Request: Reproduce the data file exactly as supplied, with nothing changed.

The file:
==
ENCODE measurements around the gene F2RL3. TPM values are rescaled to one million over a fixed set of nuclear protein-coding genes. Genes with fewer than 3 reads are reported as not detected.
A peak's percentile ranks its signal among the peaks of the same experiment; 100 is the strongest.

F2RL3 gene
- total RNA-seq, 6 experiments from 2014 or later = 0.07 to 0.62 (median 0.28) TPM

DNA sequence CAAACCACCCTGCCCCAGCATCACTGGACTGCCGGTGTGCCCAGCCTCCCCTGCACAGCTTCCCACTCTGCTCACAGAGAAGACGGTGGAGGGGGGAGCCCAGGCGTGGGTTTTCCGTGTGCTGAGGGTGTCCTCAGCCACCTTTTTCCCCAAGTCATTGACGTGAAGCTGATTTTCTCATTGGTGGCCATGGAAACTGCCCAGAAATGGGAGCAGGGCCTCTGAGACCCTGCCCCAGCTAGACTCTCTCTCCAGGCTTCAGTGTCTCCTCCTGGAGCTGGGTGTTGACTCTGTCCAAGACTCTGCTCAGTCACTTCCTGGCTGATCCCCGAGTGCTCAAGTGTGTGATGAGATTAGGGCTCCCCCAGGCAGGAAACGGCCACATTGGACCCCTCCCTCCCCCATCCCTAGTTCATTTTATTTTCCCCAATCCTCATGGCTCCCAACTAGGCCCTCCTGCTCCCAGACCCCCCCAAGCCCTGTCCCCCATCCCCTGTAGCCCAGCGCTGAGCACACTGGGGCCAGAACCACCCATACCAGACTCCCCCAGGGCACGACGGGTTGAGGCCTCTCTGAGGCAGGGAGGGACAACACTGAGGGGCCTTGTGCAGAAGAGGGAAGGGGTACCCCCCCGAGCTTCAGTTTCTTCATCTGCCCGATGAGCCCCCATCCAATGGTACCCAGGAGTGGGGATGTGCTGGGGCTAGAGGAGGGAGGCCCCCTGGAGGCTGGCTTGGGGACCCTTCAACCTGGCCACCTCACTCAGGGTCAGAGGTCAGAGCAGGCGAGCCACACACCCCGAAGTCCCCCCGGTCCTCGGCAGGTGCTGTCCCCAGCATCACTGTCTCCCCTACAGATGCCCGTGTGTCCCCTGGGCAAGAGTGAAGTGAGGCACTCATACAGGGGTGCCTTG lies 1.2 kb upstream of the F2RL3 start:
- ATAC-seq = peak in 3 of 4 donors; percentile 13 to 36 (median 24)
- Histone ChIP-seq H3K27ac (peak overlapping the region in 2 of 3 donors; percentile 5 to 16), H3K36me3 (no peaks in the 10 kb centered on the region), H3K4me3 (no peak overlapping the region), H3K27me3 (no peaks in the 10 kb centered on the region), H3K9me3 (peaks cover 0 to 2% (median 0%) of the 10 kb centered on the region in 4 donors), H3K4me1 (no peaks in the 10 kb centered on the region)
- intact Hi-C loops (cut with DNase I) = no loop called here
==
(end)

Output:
ENCODE measurements around the gene F2RL3. TPM values are rescaled to one million over a fixed set of nuclear protein-coding genes. Genes with fewer than 3 reads are reported as not detected.
A peak's percentile ranks its signal among the peaks of the same experiment; 100 is the strongest.

F2RL3 gene
- total RNA-seq, 6 experiments from 2014 or later = 0.07 to 0.62 (median 0.28) TPM

DNA sequence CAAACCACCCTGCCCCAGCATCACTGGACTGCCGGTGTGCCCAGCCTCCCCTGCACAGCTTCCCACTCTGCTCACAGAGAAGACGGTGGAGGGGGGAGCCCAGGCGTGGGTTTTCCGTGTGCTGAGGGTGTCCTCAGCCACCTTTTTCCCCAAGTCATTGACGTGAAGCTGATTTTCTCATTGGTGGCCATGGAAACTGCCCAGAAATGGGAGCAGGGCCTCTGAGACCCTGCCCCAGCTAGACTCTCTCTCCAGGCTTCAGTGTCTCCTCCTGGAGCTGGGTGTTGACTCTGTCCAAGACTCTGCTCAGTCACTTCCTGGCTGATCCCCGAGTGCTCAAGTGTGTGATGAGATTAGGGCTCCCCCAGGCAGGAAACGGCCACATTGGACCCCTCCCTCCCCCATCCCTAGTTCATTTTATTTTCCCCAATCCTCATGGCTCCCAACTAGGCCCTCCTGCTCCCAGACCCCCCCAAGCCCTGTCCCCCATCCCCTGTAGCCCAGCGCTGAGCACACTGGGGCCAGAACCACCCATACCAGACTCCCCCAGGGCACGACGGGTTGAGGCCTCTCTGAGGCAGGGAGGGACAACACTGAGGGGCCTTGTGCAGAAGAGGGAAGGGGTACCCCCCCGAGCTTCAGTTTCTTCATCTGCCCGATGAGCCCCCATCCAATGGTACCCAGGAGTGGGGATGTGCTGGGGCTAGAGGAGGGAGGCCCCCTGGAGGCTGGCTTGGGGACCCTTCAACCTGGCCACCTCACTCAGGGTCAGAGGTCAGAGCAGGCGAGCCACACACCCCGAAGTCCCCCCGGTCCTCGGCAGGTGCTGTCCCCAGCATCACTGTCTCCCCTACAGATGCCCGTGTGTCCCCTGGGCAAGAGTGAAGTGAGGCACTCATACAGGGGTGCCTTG lies 1.2 kb upstream of the F2RL3 start:
- ATAC-seq = peak in 3 of 4 donors; percentile 13 to 36 (median 24)
- Histone ChIP-seq H3K27ac (peak overlapping the region in 2 of 3 donors; percentile 5 to 16), H3K36me3 (no peaks in the 10 kb centered on the region), H3K4me3 (no peak overlapping the region), H3K27me3 (no peaks in the 10 kb centered on the region), H3K9me3 (peaks cover 0 to 2% (median 0%) of the 10 kb centered on the region in 4 donors), H3K4me1 (no peaks in the 10 kb centered on the region)
- intact Hi-C loops (cut with DNase I) = no loop called here